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Movie Critic Roger Ebert: I Hate 3D

Not too long ago, we voiced our opinion on 3D video in the home, saying that there were still too many obstacles for it to be ready for prime time just yet. In this week’s Newsweek, respected film critic Roger Ebert has published a tirade against the format in theaters entitled “Why I Hate 3D (And You Should Too)”. It’s a fascinating read, even if you don’t necessarily agree with the curmudgeonly critic, and has stirred up emotions on both sides of the 3D fence. Here are the main arguments Ebert makes against the format:

1. IT’S THE WASTE OF A DIMENSION.

2. IT ADDS NOTHING TO THE EXPERIENCE.

3. IT CAN BE A DISTRACTION.

4. IT CAN CREATE NAUSEA AND HEADACHES.

5. HAVE YOU NOTICED THAT 3-D SEEMS A LITTLE DIM?

6. THERE’S MONEY TO BE MADE IN SELLING NEW DIGITAL PROJECTORS.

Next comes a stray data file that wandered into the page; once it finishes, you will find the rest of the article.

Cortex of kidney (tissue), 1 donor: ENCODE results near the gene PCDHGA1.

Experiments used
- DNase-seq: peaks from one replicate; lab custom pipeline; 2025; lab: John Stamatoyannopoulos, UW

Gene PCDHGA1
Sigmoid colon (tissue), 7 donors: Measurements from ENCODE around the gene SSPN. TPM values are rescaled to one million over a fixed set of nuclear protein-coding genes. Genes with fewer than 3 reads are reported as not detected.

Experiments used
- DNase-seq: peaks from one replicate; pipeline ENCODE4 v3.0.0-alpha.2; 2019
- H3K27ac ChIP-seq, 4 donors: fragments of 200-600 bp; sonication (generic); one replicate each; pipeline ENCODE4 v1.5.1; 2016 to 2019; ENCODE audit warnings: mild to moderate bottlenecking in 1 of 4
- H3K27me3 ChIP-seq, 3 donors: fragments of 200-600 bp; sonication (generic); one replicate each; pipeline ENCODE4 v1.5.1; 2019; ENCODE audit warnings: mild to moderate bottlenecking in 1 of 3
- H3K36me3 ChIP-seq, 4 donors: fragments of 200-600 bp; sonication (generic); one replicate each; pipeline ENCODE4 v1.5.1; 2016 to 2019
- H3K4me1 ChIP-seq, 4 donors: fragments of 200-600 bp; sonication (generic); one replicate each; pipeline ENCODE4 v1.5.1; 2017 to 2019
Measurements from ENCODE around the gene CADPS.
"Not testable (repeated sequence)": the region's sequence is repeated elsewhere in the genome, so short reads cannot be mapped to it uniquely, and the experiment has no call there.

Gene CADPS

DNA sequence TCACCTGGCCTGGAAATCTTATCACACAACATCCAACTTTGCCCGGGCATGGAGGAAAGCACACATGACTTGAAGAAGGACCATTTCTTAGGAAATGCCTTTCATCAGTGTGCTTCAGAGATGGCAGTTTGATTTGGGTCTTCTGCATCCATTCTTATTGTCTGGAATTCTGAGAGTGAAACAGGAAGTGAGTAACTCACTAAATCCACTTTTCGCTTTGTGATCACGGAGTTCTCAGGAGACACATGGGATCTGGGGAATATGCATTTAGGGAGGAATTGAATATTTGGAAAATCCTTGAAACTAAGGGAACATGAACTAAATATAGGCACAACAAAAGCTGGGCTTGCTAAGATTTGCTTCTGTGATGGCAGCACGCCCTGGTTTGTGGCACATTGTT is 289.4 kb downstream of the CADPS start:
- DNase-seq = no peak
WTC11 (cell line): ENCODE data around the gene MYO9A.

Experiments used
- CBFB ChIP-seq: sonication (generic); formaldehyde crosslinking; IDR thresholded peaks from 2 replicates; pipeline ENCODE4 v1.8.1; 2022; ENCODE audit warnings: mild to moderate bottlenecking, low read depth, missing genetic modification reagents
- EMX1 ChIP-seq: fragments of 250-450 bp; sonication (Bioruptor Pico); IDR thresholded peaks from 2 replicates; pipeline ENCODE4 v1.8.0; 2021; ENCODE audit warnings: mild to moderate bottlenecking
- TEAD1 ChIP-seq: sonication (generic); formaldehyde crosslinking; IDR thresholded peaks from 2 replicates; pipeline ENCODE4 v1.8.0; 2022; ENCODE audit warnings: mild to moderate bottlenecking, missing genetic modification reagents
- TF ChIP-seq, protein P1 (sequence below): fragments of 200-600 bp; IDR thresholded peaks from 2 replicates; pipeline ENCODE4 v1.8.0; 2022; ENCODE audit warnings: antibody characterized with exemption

7. THEATERS SLAP ON A SURCHARGE OF $5 TO $7.50 FOR 3-D.

8. I CANNOT IMAGINE A SERIOUS DRAMA, SUCH AS UP IN THE AIR OR THE HURT LOCKER, IN 3-D

9. WHENEVER HOLLYWOOD HAS FELT THREATENED, IT HAS TURNED TO TECHNOLOGY: SOUND, COLOR, WIDESCREEN, CINERAMA, 3-D, STEREOPHONIC SOUND, AND NOW 3-D AGAIN.

Ebert concludes his screed by saying that he’s “not opposed to 3-D as an option” but rather opposed to it “as a way of life for Hollywood” which he sees it increasingly becoming.

Insiders, do you enjoy 3D films, either in the theater or at home? Do Ebert’s arguments ring true, or is he fighting a losing battle against the next big movie-going experience? Visit the comments and let us know where you stand.

(via Newsweek)

22 Responses to “Movie Critic Roger Ebert: I Hate 3D”

  1. Visitor [Join Now]
    Farva [visitor]

    While I commend James Cameron for his huge success with Avatar I wish it would never have happened. The new 3-D bandwagon that every movie studio has now jumped on is ridiculous to me. The stuidos are going back and adding on 3-D elements to movies that shouldn’t have it added. They are “cheapening” movies just so they can earn extra money from the overpriced 3-D surcharge.

  2. Visitor [Join Now]
    Matt [visitor]

    There’s a large population that cannot see 3-D, me included, so if they try and make everything 3-D it would just look terrible to those people.

  3. Member [Join Now]
    Joe LittleBear [joe-littlebear]